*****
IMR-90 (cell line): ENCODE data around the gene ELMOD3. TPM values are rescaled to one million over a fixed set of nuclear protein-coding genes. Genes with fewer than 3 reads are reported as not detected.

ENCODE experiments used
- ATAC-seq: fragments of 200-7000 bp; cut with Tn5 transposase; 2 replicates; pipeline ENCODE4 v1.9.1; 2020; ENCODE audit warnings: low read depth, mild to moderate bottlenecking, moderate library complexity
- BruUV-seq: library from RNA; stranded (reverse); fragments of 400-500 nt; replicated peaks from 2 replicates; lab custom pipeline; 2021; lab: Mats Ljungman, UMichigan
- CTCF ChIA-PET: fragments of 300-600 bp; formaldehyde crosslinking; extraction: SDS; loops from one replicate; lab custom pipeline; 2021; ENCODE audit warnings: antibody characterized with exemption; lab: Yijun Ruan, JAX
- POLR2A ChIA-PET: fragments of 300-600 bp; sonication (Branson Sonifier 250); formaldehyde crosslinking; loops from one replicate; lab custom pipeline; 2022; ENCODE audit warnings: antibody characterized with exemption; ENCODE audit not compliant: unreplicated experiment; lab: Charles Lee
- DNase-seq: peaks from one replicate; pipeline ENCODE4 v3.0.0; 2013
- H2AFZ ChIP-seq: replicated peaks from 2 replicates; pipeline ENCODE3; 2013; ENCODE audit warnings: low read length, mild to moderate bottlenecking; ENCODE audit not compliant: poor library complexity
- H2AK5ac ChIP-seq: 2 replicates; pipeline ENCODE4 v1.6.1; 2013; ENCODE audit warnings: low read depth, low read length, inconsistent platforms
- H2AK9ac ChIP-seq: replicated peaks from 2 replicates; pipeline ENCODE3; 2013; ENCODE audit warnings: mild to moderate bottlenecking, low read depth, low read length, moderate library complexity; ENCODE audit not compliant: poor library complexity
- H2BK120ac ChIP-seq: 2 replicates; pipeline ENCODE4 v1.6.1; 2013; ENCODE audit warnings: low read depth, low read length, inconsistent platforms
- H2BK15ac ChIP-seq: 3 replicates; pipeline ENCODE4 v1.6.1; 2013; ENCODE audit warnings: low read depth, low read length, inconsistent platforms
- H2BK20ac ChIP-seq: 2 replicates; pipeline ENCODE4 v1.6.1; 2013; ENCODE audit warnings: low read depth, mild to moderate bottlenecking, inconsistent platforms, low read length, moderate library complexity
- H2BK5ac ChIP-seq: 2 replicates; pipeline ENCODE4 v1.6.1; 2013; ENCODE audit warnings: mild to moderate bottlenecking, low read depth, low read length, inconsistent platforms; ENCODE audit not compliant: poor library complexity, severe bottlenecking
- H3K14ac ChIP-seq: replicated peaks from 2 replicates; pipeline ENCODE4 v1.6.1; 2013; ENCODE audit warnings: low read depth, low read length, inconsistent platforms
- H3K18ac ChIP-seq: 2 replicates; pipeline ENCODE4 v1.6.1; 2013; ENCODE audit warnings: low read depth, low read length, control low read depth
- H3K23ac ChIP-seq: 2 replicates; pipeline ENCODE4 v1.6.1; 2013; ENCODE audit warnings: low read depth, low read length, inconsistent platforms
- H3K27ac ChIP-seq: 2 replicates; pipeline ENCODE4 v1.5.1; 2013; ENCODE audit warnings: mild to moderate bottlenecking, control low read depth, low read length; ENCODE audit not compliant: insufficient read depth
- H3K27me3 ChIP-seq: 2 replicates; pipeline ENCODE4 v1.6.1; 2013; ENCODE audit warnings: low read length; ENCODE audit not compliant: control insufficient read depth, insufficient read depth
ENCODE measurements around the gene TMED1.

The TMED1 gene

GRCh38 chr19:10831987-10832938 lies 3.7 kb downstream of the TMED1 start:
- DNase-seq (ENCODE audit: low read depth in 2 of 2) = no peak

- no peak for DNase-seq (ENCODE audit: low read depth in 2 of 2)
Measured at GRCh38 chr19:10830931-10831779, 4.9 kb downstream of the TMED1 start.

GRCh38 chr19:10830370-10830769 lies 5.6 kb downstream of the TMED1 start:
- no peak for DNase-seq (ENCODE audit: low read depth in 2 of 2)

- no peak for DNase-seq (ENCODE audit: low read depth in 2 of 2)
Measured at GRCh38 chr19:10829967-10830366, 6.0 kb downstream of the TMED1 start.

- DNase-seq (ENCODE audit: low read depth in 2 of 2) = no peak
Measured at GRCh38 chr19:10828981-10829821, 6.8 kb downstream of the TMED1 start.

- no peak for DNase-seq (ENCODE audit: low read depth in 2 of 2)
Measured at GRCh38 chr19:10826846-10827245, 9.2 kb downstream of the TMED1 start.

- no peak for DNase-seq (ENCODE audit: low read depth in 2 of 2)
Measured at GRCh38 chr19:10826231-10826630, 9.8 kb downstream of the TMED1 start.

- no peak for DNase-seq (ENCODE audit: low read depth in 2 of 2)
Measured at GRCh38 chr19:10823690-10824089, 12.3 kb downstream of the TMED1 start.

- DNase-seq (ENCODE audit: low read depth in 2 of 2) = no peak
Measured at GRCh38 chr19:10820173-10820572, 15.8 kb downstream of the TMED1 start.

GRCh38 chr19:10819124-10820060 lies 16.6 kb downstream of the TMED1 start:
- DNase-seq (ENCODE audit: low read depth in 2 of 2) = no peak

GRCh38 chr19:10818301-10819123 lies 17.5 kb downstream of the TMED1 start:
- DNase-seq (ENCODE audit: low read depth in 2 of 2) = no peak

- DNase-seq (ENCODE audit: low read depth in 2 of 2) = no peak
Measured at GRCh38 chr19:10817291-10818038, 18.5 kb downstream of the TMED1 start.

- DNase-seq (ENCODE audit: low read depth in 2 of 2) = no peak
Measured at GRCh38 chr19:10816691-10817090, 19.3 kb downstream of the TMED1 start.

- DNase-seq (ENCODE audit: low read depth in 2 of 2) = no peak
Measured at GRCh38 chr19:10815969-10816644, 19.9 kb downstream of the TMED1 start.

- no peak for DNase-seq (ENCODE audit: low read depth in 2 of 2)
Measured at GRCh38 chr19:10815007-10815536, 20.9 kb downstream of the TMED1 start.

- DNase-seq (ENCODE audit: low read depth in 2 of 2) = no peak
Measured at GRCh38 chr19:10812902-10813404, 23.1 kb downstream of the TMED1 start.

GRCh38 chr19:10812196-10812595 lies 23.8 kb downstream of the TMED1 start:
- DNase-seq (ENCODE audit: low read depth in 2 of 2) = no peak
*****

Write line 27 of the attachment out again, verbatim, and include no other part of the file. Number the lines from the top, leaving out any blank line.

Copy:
- no peak for DNase-seq (ENCODE audit: low read depth in 2 of 2)